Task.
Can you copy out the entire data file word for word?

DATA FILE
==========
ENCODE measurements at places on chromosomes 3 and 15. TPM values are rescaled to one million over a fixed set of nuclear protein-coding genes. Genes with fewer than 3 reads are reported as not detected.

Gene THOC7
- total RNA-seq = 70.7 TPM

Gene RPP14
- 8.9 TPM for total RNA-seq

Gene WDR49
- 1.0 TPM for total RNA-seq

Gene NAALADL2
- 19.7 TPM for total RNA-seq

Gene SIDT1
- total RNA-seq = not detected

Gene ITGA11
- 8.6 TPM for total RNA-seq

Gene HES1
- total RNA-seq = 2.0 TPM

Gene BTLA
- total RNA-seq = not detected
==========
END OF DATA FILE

ENCODE measurements at places on chromosomes 3 and 15. TPM values are rescaled to one million over a fixed set of nuclear protein-coding genes. Genes with fewer than 3 reads are reported as not detected.

Gene THOC7
- total RNA-seq = 70.7 TPM

Gene RPP14
- 8.9 TPM for total RNA-seq

Gene WDR49
- 1.0 TPM for total RNA-seq

Gene NAALADL2
- 19.7 TPM for total RNA-seq

Gene SIDT1
- total RNA-seq = not detected

Gene ITGA11
- 8.6 TPM for total RNA-seq

Gene HES1
- total RNA-seq = 2.0 TPM

Gene BTLA
- total RNA-seq = not detected